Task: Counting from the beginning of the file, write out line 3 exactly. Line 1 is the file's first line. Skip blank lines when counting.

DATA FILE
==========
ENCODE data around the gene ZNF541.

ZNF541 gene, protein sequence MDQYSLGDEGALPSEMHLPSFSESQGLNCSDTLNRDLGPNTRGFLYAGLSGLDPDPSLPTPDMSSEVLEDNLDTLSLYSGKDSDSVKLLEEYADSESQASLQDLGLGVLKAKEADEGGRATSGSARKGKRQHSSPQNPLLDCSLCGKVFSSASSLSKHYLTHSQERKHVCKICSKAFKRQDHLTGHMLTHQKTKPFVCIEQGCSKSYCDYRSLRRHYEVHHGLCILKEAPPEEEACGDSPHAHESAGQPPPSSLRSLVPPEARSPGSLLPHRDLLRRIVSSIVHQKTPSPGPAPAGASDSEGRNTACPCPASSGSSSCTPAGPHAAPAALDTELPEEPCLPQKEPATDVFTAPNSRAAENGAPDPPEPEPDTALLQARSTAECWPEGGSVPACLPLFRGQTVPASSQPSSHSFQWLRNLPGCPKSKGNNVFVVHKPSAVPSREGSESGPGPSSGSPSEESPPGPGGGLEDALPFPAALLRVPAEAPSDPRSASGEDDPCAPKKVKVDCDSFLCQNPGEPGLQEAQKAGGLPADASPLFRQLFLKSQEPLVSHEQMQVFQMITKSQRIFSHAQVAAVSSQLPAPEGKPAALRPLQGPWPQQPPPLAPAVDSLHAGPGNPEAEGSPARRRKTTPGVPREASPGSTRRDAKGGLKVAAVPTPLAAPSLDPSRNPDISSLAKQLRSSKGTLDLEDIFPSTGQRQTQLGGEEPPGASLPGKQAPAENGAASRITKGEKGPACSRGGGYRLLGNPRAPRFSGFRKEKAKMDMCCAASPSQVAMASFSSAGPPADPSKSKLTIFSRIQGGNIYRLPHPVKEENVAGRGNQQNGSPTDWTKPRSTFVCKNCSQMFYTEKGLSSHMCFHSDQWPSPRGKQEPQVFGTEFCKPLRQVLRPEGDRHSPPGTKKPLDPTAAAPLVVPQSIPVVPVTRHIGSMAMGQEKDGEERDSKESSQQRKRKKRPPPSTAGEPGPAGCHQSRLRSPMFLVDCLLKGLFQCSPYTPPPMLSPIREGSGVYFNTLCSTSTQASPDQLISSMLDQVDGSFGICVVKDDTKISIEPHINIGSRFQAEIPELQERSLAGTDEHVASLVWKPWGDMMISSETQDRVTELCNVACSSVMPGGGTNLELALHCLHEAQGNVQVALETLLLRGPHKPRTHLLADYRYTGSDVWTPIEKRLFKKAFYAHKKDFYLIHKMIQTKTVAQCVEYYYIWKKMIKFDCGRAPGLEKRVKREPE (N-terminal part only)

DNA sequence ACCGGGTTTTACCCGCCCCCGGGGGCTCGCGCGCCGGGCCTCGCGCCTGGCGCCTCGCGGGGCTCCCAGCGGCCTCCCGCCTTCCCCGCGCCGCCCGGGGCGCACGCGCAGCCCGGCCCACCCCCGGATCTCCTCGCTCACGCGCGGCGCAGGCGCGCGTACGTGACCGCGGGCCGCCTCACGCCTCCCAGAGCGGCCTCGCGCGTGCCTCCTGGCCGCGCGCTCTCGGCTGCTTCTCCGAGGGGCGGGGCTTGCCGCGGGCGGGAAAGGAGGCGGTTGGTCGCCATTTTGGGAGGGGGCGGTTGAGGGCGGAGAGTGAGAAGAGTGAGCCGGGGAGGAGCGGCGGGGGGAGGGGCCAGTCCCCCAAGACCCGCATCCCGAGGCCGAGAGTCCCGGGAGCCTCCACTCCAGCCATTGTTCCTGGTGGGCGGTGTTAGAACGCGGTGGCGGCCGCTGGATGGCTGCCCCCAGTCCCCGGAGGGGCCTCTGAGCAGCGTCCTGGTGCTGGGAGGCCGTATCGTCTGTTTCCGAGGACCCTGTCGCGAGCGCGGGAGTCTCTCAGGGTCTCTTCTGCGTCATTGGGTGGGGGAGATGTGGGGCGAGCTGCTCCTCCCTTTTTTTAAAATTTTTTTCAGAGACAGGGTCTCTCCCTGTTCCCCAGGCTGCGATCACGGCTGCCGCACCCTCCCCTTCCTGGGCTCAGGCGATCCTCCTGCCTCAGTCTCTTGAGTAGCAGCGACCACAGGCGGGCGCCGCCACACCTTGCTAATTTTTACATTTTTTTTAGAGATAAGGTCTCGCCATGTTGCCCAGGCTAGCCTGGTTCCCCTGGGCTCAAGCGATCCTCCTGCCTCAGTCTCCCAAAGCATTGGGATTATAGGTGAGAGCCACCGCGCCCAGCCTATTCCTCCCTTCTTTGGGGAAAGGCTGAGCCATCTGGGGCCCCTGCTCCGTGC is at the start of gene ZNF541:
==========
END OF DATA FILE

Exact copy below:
DNA sequence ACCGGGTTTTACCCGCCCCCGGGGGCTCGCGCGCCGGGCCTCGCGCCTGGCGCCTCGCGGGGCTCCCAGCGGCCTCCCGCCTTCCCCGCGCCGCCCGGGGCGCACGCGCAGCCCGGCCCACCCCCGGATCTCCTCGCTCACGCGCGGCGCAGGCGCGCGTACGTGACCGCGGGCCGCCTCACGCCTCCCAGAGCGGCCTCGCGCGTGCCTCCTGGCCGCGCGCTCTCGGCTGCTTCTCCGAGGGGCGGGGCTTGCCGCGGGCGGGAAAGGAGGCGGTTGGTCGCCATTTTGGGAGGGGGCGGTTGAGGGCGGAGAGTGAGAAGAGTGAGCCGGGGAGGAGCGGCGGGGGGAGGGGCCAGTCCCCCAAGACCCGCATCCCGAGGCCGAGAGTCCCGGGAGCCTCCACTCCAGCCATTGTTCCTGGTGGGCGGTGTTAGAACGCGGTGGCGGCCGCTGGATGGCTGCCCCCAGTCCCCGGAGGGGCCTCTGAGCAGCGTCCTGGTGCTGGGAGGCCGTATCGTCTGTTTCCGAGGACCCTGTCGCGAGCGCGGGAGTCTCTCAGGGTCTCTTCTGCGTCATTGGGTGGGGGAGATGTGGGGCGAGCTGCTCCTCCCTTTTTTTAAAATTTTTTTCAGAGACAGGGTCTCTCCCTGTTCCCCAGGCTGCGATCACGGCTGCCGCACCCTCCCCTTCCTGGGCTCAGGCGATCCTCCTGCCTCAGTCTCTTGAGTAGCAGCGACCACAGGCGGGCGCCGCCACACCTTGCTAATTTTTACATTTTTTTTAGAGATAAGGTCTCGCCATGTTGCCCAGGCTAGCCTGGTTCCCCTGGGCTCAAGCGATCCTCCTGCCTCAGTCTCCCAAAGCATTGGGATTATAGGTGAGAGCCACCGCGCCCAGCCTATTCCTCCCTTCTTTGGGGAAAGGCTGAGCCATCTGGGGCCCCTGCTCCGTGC is at the start of gene ZNF541: